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    Class that read file and put them in a string


    Hello
    I'm new to C++ so I'm reading a book called "Thinking in C++" and they ask me to do one exercice, it's creating a text class which got a string called content with a constructor that takes the name of a file in the same repertory of the .exe, copy all the "content" of the file to the string content of the text object, and then showing in the console output the string content of the text object using a getter function.

    The problem is that we can't put strings in constructor of ifstream, they ask to put a char *... In the file fstreams.h, they say I need to convert the string into a char * and use strcopy.
    Even after using strcpy, the file can't be found...
    Here's my program :

    Code:
    #include <iostream>
    #include <fstream>
    #include <string>
    #include <string.h>
    
    using namespace std;
    
    class Text
    {
        public:
    
        Text();
        Text(string fileName);
        ~Text();
        void setFileContent(string content);
        string contents();
    
        private:
    
        string fileContent;
    };
    
    int main()
    {
        Text filetest("essai.txt");
        cout << filetest.contents() << endl;
        return 0;
    }
    
    Text::Text(string fileName)
    {
        char * afileName = new char[fileName.length()+1];
        strcpy(afileName, fileName.c_str());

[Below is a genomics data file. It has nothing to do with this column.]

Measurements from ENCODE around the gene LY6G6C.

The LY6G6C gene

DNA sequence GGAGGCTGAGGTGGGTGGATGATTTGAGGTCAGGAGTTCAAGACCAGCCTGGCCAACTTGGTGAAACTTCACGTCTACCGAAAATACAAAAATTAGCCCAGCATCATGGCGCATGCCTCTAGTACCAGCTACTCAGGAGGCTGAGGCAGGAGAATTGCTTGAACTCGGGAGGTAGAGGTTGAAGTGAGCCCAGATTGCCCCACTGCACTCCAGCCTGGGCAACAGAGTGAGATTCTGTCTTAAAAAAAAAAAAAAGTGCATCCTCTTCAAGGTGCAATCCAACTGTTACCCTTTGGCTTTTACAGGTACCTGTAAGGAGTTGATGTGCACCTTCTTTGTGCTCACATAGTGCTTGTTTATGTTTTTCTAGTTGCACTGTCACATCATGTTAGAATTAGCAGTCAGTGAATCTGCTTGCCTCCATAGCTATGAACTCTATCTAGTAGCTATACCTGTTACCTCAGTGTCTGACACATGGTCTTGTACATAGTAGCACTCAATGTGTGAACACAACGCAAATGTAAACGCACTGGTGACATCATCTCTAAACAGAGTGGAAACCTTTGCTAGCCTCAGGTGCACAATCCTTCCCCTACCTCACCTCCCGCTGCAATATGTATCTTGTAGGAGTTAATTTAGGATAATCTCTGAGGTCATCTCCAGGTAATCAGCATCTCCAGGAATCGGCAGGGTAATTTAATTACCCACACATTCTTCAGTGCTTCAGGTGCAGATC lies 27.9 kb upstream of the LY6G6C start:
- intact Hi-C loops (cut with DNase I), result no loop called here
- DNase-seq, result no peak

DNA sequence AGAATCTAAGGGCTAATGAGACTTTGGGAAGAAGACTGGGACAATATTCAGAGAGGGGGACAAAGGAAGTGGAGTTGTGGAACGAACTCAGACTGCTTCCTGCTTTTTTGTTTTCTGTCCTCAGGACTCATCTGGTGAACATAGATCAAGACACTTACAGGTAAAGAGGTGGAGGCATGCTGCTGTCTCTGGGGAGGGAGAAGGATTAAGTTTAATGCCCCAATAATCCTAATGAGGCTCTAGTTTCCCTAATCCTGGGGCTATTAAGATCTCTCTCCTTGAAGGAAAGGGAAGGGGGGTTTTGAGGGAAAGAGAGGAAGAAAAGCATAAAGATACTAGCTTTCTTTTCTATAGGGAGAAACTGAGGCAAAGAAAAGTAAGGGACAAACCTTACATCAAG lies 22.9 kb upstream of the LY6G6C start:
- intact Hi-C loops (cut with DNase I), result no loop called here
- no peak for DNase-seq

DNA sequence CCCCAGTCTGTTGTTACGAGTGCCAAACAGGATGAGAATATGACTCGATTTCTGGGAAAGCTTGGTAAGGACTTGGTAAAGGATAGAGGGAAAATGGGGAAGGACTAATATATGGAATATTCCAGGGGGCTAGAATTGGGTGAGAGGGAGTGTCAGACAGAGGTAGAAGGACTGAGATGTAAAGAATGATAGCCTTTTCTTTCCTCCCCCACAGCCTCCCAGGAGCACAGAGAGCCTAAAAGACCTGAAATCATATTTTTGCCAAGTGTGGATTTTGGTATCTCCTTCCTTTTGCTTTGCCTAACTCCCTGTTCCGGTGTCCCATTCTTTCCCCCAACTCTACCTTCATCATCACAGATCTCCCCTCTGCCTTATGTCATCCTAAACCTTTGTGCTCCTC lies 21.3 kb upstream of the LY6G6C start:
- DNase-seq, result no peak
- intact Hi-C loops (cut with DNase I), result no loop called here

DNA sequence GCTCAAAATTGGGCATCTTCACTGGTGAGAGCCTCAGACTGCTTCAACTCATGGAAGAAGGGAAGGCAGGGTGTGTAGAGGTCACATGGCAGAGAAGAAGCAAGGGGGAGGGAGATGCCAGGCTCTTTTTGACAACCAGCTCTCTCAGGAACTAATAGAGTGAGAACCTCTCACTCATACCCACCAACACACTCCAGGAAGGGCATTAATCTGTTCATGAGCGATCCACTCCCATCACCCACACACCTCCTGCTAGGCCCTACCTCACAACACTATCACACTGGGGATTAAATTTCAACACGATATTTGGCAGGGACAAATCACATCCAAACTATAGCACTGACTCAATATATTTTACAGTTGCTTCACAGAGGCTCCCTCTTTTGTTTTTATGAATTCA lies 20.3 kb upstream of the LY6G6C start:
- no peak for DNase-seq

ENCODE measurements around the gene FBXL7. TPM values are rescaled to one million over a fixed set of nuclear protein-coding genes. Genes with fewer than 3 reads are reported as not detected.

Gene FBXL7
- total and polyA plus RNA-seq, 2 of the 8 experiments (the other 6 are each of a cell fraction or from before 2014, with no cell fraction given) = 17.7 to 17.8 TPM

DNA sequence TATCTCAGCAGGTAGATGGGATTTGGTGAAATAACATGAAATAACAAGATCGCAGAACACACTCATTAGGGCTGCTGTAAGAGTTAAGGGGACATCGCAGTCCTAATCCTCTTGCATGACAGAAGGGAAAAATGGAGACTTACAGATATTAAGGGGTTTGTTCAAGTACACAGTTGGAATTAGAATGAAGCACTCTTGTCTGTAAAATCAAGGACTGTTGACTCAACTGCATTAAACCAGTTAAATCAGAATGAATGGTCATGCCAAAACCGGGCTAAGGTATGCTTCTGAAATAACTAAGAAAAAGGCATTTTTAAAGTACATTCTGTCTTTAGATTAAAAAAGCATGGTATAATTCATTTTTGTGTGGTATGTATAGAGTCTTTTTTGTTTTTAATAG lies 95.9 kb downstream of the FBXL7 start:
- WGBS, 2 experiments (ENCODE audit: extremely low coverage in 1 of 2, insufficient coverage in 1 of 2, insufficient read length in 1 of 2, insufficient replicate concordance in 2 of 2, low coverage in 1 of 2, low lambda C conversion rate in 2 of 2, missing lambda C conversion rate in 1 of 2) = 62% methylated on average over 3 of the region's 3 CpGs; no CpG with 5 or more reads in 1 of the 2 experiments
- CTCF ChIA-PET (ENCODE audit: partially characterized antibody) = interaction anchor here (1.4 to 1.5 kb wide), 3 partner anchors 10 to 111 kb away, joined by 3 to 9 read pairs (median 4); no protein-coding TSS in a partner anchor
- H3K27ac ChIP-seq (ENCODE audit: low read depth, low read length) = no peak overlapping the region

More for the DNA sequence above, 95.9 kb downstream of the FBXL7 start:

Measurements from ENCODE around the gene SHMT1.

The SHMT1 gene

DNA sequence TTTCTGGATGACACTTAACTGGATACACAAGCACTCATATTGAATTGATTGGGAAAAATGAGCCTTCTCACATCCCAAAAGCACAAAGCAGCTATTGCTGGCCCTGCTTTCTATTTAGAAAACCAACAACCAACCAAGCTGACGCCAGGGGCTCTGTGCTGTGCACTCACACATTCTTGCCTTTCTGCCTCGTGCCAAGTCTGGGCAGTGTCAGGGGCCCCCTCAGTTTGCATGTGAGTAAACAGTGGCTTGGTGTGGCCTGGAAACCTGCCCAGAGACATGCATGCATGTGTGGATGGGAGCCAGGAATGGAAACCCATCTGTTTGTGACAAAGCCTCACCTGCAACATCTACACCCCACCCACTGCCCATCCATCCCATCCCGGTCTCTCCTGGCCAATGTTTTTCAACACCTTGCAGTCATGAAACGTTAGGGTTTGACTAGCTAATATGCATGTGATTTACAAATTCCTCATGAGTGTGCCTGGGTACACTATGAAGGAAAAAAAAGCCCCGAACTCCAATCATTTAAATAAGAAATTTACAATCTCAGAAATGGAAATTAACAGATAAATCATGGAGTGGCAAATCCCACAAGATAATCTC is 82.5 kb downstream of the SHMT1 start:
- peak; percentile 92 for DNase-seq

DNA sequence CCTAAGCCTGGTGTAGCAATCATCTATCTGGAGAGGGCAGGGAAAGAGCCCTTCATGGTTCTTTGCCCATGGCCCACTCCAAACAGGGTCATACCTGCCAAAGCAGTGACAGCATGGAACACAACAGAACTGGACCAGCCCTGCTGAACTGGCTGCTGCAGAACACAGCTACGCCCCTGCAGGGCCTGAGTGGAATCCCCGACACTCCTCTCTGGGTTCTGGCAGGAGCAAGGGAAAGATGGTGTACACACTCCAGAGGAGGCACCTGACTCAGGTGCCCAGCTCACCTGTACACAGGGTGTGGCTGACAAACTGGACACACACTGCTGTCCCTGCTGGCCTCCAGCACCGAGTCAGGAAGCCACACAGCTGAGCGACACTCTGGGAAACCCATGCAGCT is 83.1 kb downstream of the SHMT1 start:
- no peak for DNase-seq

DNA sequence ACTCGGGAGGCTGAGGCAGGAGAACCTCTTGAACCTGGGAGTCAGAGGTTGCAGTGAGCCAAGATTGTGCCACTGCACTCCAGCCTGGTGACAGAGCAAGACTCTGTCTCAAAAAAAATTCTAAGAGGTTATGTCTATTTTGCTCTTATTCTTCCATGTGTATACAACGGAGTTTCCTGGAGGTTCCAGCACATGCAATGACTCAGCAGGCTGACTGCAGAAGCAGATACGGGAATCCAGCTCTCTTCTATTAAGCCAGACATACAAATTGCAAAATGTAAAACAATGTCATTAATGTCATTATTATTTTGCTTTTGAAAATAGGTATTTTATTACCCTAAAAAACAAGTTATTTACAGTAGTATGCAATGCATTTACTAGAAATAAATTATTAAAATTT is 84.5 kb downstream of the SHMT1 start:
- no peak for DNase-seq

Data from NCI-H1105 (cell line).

string line;
        ifstream inputf;
        inputf.open(afileName);
        if(!inputf.eof())
        {
            cout << "Failed to open the file !" << endl;
        }
        else
        {
            while(getline(inputf, line))
            {
            setFileContent(line);
            }
        }
    }
    
    Text::Text()
    {
        cout << "Making a new instance of Test." << endl;
    }
    
    Text::~Text()
    {
        cout << "Destroying an instance of Test." << endl;
    }
    
    void Text::setFileContent(string content)
    {
        fileContent += content;
    }
    
    string Text::contents()
    {
        return fileContent;
    }
    Could you also tell me if I'm writing good C++.
    Thanks in advance ! :)
  2. #2
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    Two questions:

    1. Does a file named "essai.txt" exist?

    2. Where does it exist?

    You are telling your program to look in the current working directory for that file. Do you know what your current working directory is?

    I forget what you're running (Orwell Dev-C++, hence Windows?). Write and run another short program that creates a short text file. Then use Windows Explorer or the equivalent to look for that file. It should be in the same directory as your program's .EXE file. That would be the program's current working directory. It should either be the same directory as the project or a sub-directory of it.

    There are other ways of figuring that out. The main idea is that once you've figured out how your IDE designates the current working directory then you can use that knowledge to position your data files where they need to be.
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    Code:
        strcpy(afileName, fileName.c_str());
    
        string line;
        ifstream inputf;
        inputf.open(afileName);
    Did you try this?
    inputf.open(fileName.c_str());

    > if(!inputf.eof())
    This isn't how you test to see if a file was opened successfully.

    Try
    if ( ! inputf )
    If you dance barefoot on the broken glass of undefined behaviour, you've got to expect the occasional cut.